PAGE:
Use this URL to cite or link to this record in EThOS: https://ethos.bl.uk/OrderDetails.do?uin=uk.bl.ethos.782780
Title: Technological development of chemical sensors for healthcare and safety applications
Author: Tan, Edward Kah Wei
ISNI:       0000 0004 7968 3819
Awarding Body: University of Cambridge
Current Institution: University of Cambridge
Date of Award: 2019
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Abstract:
The development of Point-of-Use (PoU) sensors is driven to provide simple, rapid and reliable test results for applications that require quantitative analysis, in particular in resource-limited settings. To bring a more comprehensive range of tests into the PoU, there is a need to evaluate and improve upon the sensing technologies in terms of the ease of fabrication, sensing capabilities and practicality. This thesis describes the design, fabrication and characterization of PoU sensors on various materials, including polydimethylsiloxane (PDMS), paper and cotton threads. The choice of substrate materials hassled to functionalities that are suitable for a wide spectrum of applications, which has been previously limited by the use of conventional substrates such as glass and silicon. There are technical challenges in terms of device fabrication onto relatively unexplored materials compared to silicon. In the case of PDMS, known techniques for metal patterning are restricted in terms of resolution, yield and scalability. The primary constraint is the incompatibility of its physical properties with conventional cleanroom techniques. A sacrificial layer assisted pattern transfer is reported in this thesis as a fabrication strategy for the reliable patterning of metallic structures of varying shape and dimension (down to the nm range) onto the elastomer. The fabrication process enabled the bottom-up design of a resistive based sensor for the real-time and reversible detection of volatile organic compounds (VOCs). The VOC sensor displayed sensitivity to chloroform and toluene vapour with a rapid response (~ 30 s) and recovery (~ 200 s) at room temperature. The use of paper as a substrate material was also investigated for the electrochemical detection of bilirubin in blood serum. The proposed sensor utilized only 15 μL of sample for the screening of hyperbilirubinaemia in < 2 min. Due to some of the disadvantages of using paper such as the need of sensor calibration prior to potentiometric measurements, cotton threads were explored as an alternative substrate to develop cost-effective PoU tests. Thread-based sensors were characterized for the multiplexing of Na+ and K+ in blood serum, which showed an accuracy of > 98.5%. The sensors were further applied for choline (Ch+) analysis in infant formula with a sensitivity down to µM range. Finally, the use of thread-based sensors for real time monitoring of bioconjugation reactions was investigated. The sensors described here have implications to deliver analysis at the PoU.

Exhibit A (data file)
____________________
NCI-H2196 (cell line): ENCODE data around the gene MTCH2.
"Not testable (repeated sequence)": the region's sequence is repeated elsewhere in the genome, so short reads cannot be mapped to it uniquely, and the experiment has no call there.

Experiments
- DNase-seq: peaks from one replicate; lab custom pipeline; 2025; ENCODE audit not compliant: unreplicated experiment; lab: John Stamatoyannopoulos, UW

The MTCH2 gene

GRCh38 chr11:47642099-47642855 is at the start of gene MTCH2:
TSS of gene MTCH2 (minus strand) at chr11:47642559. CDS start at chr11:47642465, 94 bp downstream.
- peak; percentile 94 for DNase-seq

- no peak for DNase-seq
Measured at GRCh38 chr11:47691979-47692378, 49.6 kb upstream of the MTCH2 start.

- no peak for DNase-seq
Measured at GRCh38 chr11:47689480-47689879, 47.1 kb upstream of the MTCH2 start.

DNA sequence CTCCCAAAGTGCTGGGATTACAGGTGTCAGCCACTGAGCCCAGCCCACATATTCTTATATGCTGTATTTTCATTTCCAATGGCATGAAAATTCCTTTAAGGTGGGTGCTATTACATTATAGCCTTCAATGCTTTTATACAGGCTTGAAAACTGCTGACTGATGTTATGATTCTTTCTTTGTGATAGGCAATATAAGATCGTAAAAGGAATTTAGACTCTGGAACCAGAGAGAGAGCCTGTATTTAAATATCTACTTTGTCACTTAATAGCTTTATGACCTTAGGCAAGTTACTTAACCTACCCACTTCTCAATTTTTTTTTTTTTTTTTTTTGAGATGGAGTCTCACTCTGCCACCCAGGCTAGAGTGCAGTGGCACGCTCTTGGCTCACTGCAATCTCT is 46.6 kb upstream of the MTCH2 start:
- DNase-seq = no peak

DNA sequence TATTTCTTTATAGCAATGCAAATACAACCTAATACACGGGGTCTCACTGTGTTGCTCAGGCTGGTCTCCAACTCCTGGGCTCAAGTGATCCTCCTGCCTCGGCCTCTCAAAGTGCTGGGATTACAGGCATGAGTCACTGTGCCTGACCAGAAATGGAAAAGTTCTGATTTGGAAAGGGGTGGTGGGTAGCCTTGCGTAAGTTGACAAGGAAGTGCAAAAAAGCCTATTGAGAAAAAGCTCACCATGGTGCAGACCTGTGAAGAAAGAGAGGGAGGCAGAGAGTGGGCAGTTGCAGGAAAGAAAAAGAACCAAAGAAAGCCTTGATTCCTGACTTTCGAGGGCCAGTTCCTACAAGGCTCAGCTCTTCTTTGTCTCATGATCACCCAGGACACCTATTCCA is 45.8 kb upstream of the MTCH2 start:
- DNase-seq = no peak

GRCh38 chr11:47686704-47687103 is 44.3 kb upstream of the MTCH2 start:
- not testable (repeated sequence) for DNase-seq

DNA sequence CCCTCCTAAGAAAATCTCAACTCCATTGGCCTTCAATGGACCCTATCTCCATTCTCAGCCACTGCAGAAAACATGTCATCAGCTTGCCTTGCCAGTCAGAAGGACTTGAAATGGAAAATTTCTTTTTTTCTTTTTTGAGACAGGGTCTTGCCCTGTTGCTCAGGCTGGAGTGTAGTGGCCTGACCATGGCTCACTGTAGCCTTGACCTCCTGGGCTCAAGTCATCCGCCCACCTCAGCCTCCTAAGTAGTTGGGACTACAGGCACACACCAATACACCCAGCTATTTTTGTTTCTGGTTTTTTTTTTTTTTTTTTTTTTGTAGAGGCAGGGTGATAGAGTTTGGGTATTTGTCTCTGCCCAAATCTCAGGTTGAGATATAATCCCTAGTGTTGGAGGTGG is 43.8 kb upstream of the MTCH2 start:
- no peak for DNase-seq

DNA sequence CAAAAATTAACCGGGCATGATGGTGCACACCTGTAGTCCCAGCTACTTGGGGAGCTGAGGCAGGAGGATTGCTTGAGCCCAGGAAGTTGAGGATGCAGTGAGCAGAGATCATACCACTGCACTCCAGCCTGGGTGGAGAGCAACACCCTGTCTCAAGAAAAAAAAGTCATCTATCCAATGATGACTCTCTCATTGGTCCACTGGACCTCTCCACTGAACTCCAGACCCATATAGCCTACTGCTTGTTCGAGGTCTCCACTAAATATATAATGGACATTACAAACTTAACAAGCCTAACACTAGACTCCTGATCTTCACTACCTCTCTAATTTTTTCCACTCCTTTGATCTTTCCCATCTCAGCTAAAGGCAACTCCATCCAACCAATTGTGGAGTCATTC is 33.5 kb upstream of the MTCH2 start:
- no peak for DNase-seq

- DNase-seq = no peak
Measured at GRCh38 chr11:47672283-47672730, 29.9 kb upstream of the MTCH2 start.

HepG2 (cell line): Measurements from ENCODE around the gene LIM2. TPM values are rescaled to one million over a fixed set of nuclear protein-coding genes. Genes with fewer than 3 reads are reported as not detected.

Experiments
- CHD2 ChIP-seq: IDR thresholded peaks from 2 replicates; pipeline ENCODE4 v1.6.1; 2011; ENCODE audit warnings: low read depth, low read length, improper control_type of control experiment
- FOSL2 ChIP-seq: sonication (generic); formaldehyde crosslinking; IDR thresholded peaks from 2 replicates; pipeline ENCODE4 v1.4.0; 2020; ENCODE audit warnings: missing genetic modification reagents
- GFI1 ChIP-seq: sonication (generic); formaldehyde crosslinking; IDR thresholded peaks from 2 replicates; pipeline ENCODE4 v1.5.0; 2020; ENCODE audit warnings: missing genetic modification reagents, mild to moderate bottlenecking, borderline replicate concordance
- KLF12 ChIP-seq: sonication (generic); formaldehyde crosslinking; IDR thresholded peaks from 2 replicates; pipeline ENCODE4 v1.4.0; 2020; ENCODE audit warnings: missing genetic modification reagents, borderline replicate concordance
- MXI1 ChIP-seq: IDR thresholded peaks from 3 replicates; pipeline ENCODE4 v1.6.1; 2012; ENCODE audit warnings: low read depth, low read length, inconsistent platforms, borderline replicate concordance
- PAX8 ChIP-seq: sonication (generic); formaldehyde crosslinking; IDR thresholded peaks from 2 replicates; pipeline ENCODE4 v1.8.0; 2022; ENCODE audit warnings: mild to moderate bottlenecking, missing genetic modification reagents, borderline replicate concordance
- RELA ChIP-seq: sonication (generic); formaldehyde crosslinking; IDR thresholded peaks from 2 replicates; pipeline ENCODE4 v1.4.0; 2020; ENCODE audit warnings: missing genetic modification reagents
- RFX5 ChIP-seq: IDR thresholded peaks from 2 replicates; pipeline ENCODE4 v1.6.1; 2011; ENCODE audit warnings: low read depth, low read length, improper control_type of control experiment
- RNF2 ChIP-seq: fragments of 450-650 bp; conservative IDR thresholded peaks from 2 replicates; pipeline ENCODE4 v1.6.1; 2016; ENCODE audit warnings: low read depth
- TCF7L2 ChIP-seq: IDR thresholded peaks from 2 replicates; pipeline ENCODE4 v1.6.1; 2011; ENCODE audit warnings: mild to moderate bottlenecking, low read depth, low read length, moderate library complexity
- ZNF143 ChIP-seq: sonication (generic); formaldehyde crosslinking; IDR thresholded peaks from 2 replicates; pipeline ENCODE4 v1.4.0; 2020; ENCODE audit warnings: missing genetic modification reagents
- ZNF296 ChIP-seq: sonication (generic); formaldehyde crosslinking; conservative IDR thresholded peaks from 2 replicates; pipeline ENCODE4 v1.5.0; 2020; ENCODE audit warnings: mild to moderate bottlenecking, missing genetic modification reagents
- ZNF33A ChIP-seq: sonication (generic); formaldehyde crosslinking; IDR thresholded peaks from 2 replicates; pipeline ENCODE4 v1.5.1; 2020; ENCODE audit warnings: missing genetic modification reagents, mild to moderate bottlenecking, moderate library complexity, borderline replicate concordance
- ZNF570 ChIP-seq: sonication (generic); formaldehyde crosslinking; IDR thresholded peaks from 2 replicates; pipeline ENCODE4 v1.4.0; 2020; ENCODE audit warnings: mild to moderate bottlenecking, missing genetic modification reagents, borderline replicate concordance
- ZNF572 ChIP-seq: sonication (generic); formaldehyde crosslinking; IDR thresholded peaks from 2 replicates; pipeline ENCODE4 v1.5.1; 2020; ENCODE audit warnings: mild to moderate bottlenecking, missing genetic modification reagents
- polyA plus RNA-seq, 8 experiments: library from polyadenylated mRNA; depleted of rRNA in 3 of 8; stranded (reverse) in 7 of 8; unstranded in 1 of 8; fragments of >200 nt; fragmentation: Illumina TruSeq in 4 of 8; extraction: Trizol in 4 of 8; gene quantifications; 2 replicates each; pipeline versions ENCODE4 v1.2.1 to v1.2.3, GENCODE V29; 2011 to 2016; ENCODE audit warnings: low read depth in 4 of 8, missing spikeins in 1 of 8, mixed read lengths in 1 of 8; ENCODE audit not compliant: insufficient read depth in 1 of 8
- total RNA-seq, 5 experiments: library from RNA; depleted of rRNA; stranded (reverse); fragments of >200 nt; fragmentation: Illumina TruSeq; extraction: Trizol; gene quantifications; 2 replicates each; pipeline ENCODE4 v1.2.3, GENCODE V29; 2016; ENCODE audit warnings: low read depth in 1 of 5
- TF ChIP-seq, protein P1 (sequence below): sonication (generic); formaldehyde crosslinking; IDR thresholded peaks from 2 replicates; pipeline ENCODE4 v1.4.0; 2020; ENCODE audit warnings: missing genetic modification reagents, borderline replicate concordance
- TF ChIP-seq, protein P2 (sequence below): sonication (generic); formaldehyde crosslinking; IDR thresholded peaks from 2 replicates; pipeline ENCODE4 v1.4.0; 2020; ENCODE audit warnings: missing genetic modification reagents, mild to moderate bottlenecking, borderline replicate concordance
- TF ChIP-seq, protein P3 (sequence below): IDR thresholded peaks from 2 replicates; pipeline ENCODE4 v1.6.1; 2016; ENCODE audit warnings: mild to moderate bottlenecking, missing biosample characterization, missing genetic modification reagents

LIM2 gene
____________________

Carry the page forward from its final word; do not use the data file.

Supervisor: Occhipinti, Luigi ; Lowe, Christopher Sponsor: University of Cambridge
Qualification Name: Thesis (Ph.D.) Qualification Level: Doctoral
EThOS ID: uk.bl.ethos.782780  DOI:
Keywords: Point-of-Use ; Device Fabrication ; Chemical Sensor
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